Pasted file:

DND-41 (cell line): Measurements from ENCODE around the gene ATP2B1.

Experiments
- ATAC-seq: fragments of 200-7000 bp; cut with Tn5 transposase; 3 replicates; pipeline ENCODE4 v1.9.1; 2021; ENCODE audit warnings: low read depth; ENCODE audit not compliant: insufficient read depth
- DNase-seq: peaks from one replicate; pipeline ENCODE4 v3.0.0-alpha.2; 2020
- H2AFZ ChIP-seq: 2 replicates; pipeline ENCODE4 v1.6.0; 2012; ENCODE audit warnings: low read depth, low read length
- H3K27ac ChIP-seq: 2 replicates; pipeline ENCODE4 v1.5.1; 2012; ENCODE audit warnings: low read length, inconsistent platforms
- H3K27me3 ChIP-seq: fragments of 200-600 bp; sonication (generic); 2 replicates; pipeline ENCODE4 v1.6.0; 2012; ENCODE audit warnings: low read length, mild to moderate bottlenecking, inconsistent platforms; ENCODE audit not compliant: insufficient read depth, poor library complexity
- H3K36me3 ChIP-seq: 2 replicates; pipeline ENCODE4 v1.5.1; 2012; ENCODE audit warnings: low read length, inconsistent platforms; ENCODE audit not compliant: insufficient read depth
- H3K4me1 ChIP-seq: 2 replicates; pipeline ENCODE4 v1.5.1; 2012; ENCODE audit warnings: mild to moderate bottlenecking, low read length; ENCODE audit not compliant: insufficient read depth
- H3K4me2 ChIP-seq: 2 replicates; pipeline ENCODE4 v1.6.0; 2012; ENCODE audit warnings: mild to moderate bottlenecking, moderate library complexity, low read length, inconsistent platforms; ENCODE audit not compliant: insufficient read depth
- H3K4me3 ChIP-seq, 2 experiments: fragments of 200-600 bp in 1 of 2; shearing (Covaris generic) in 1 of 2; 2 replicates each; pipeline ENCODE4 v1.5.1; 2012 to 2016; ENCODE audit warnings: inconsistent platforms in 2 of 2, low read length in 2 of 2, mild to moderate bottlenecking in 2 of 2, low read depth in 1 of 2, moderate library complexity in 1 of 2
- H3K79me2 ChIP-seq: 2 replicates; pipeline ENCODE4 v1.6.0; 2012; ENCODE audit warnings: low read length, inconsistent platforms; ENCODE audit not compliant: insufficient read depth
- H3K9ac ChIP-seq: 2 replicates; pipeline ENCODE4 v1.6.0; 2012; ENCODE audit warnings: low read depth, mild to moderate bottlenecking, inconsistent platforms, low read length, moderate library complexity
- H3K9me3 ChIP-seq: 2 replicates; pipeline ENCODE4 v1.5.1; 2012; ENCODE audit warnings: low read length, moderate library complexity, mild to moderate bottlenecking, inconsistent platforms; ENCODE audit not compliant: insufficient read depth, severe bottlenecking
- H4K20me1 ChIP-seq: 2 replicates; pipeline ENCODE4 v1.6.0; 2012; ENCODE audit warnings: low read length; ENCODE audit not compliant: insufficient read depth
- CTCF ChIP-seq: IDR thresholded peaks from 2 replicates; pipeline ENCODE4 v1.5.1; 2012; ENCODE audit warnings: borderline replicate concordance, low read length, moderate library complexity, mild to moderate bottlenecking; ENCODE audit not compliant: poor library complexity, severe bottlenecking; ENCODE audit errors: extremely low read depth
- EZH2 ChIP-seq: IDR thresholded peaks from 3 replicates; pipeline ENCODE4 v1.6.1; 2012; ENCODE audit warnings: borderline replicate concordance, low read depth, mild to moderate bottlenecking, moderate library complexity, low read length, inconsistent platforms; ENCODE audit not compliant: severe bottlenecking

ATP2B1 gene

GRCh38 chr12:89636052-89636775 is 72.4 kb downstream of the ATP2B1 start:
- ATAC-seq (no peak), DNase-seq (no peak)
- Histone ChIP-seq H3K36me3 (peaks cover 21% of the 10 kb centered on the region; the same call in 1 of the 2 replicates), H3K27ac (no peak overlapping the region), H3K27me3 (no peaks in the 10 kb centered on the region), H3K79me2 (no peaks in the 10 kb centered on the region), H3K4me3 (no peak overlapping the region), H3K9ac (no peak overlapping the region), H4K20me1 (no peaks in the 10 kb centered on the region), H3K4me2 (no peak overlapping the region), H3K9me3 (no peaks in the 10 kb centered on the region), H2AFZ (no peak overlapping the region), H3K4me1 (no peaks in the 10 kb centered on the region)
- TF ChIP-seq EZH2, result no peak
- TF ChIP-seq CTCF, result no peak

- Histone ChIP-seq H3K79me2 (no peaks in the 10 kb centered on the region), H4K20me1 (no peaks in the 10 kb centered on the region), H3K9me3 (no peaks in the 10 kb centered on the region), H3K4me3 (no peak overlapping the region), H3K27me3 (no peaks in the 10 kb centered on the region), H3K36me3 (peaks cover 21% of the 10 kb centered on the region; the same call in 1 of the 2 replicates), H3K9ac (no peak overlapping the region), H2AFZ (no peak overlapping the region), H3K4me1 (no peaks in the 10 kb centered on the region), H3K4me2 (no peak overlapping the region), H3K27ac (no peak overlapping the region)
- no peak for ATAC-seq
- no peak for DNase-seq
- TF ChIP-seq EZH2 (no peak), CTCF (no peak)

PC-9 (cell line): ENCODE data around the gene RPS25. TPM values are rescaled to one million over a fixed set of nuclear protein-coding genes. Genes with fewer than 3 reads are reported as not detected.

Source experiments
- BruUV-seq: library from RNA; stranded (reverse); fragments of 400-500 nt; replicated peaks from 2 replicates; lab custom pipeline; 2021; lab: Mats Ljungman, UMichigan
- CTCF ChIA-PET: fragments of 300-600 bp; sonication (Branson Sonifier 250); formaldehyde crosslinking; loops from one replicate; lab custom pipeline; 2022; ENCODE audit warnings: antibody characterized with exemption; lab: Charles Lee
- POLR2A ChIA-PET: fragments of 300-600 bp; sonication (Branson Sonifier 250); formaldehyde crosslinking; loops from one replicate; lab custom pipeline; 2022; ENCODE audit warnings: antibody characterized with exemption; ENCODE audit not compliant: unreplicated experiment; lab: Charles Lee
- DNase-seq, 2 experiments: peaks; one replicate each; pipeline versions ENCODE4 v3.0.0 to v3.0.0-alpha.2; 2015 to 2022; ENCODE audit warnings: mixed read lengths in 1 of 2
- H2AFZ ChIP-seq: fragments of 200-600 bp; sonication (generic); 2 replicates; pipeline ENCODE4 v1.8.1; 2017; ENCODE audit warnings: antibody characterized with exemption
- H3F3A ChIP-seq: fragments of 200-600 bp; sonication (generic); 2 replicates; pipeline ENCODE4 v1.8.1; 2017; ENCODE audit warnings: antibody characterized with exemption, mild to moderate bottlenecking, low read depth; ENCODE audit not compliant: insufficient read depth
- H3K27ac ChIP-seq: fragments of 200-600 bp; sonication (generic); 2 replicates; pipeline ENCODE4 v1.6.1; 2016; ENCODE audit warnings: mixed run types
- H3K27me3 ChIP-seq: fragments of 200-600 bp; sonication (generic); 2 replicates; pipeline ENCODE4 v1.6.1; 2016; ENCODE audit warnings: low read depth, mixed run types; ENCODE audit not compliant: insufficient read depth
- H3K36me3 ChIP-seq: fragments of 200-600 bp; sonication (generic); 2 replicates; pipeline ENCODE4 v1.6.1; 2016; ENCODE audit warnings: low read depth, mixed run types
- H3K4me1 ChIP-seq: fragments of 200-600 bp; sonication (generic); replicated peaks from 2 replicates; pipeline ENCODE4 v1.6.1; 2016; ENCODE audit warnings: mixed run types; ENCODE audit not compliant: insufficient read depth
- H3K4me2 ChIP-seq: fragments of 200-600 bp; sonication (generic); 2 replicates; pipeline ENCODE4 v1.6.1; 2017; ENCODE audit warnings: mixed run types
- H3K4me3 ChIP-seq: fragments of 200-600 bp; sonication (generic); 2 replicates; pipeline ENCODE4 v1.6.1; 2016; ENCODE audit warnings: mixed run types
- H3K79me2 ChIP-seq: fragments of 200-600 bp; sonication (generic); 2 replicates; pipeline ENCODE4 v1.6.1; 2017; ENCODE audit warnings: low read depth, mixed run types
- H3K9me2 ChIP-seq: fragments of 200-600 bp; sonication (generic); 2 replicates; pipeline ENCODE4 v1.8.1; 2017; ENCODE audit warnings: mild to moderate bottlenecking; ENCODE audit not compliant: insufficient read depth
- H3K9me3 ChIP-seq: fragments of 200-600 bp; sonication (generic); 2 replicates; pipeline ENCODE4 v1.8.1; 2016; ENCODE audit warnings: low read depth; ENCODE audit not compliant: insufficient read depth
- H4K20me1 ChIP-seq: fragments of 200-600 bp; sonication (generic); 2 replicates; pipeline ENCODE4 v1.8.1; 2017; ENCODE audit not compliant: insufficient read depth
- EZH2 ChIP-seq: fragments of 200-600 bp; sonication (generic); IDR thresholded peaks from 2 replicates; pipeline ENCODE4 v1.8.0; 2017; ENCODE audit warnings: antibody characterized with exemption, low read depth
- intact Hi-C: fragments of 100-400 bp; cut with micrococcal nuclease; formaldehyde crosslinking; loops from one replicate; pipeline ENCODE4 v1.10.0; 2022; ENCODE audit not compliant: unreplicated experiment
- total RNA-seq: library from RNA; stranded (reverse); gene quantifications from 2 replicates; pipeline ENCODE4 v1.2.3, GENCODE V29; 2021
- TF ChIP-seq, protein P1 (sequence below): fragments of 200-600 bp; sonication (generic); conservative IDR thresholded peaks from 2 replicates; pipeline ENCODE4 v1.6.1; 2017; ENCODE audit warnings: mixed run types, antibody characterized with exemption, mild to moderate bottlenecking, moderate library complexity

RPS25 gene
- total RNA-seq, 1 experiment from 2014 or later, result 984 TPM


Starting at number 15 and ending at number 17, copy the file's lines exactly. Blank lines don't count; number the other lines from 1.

- H4K20me1 ChIP-seq: 2 replicates; pipeline ENCODE4 v1.6.0; 2012; ENCODE audit warnings: low read length; ENCODE audit not compliant: insufficient read depth
- CTCF ChIP-seq: IDR thresholded peaks from 2 replicates; pipeline ENCODE4 v1.5.1; 2012; ENCODE audit warnings: borderline replicate concordance, low read length, moderate library complexity, mild to moderate bottlenecking; ENCODE audit not compliant: poor library complexity, severe bottlenecking; ENCODE audit errors: extremely low read depth
- EZH2 ChIP-seq: IDR thresholded peaks from 3 replicates; pipeline ENCODE4 v1.6.1; 2012; ENCODE audit warnings: borderline replicate concordance, low read depth, mild to moderate bottlenecking, moderate library complexity, low read length, inconsistent platforms; ENCODE audit not compliant: severe bottlenecking